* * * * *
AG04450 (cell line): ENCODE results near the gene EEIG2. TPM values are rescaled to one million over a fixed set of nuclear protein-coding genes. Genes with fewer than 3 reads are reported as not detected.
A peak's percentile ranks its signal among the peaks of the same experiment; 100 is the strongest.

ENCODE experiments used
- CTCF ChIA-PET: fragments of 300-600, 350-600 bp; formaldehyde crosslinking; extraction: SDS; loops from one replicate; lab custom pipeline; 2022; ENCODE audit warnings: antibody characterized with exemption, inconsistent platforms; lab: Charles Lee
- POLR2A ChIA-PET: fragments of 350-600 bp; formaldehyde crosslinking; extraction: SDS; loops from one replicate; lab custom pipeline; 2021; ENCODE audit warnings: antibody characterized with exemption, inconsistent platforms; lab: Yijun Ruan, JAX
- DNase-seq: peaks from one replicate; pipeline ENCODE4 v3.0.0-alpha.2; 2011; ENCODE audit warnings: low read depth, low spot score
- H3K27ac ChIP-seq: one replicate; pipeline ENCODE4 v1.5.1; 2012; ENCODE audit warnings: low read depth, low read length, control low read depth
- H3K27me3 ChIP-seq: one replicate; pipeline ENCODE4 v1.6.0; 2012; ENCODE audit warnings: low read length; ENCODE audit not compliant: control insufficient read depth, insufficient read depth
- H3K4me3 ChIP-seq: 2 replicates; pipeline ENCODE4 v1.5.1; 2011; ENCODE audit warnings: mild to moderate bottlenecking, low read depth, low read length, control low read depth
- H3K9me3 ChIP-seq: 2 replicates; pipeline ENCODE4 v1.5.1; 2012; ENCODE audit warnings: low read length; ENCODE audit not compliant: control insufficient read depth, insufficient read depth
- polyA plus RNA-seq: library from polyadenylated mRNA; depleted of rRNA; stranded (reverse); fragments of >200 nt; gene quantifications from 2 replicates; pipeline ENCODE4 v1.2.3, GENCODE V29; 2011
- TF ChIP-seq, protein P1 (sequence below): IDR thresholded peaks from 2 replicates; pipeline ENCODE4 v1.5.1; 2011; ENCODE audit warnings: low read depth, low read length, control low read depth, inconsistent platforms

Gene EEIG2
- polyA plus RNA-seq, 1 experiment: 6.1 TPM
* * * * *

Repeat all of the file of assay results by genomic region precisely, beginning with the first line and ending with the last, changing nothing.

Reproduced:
AG04450 (cell line): ENCODE results near the gene EEIG2. TPM values are rescaled to one million over a fixed set of nuclear protein-coding genes. Genes with fewer than 3 reads are reported as not detected.
A peak's percentile ranks its signal among the peaks of the same experiment; 100 is the strongest.

ENCODE experiments used
- CTCF ChIA-PET: fragments of 300-600, 350-600 bp; formaldehyde crosslinking; extraction: SDS; loops from one replicate; lab custom pipeline; 2022; ENCODE audit warnings: antibody characterized with exemption, inconsistent platforms; lab: Charles Lee
- POLR2A ChIA-PET: fragments of 350-600 bp; formaldehyde crosslinking; extraction: SDS; loops from one replicate; lab custom pipeline; 2021; ENCODE audit warnings: antibody characterized with exemption, inconsistent platforms; lab: Yijun Ruan, JAX
- DNase-seq: peaks from one replicate; pipeline ENCODE4 v3.0.0-alpha.2; 2011; ENCODE audit warnings: low read depth, low spot score
- H3K27ac ChIP-seq: one replicate; pipeline ENCODE4 v1.5.1; 2012; ENCODE audit warnings: low read depth, low read length, control low read depth
- H3K27me3 ChIP-seq: one replicate; pipeline ENCODE4 v1.6.0; 2012; ENCODE audit warnings: low read length; ENCODE audit not compliant: control insufficient read depth, insufficient read depth
- H3K4me3 ChIP-seq: 2 replicates; pipeline ENCODE4 v1.5.1; 2011; ENCODE audit warnings: mild to moderate bottlenecking, low read depth, low read length, control low read depth
- H3K9me3 ChIP-seq: 2 replicates; pipeline ENCODE4 v1.5.1; 2012; ENCODE audit warnings: low read length; ENCODE audit not compliant: control insufficient read depth, insufficient read depth
- polyA plus RNA-seq: library from polyadenylated mRNA; depleted of rRNA; stranded (reverse); fragments of >200 nt; gene quantifications from 2 replicates; pipeline ENCODE4 v1.2.3, GENCODE V29; 2011
- TF ChIP-seq, protein P1 (sequence below): IDR thresholded peaks from 2 replicates; pipeline ENCODE4 v1.5.1; 2011; ENCODE audit warnings: low read depth, low read length, control low read depth, inconsistent platforms

Gene EEIG2
- polyA plus RNA-seq, 1 experiment: 6.1 TPM